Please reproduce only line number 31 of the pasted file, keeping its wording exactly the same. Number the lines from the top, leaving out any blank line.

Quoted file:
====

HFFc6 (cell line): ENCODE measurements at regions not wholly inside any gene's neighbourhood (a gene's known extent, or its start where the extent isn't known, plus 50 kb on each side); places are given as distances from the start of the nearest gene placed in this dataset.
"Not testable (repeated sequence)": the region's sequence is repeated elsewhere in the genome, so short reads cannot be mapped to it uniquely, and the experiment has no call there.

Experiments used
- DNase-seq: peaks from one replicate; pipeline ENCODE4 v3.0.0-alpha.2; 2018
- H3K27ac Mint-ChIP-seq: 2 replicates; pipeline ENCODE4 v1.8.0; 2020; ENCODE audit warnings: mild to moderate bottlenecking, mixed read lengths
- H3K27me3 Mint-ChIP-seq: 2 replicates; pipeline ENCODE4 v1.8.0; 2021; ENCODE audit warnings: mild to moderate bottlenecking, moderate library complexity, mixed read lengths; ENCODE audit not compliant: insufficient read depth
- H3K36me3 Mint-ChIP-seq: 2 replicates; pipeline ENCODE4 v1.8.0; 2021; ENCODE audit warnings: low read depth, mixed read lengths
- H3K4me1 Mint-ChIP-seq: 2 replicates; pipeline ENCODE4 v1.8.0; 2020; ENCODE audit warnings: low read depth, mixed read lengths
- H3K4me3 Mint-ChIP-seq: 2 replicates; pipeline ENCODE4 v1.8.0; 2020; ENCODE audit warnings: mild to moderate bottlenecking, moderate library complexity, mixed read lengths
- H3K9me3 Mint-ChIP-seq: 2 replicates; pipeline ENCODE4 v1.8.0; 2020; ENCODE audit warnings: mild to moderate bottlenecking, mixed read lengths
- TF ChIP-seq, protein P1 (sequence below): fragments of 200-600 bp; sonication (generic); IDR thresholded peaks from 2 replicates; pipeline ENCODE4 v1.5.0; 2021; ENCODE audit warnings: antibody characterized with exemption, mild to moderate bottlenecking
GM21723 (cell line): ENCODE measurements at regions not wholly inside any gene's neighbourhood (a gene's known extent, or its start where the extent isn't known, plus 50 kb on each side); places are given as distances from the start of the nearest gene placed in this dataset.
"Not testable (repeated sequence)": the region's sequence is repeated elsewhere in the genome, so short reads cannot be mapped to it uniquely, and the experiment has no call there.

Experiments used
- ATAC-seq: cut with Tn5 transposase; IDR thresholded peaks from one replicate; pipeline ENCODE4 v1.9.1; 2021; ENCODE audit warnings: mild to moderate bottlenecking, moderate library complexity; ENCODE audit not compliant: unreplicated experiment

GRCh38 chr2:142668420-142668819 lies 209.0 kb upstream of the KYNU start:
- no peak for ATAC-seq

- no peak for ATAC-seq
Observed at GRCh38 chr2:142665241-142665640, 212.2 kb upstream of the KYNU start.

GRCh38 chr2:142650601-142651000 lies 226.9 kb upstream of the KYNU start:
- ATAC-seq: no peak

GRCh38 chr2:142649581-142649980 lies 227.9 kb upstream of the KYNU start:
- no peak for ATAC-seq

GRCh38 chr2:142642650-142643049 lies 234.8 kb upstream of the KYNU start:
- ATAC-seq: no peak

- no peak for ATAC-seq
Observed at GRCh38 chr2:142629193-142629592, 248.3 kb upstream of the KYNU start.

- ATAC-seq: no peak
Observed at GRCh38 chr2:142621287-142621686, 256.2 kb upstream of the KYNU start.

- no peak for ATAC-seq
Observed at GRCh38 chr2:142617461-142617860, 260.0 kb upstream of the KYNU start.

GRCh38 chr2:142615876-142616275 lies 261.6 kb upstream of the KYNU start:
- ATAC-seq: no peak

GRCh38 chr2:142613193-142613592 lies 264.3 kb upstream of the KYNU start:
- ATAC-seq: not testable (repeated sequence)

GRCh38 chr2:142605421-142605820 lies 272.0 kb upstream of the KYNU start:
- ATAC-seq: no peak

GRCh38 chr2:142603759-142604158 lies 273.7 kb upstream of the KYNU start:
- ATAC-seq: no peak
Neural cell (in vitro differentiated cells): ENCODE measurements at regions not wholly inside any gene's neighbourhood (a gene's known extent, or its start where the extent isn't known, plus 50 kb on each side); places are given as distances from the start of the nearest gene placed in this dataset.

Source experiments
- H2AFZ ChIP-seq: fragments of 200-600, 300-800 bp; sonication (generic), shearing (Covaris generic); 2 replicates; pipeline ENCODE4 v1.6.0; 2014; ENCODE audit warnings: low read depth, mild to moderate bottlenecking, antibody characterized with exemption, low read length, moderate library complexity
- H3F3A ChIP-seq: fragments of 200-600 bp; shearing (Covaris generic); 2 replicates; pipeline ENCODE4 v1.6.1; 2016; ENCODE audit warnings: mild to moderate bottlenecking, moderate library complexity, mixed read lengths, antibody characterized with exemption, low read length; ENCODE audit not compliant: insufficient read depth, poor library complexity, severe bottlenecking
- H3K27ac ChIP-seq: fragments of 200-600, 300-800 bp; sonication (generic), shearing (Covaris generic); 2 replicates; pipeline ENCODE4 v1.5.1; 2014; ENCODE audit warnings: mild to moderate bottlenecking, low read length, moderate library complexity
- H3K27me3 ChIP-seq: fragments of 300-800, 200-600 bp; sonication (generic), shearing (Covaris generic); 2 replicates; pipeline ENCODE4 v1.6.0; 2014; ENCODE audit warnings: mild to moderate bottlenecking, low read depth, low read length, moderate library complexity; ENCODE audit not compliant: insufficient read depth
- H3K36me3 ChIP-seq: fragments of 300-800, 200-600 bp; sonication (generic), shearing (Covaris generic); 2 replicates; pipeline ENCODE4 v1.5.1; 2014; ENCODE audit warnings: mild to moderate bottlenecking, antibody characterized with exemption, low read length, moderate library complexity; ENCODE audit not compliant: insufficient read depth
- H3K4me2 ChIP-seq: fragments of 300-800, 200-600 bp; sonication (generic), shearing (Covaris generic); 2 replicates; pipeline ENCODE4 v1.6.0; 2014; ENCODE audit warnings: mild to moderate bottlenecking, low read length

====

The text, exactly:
Observed at GRCh38 chr2:142617461-142617860, 260.0 kb upstream of the KYNU start.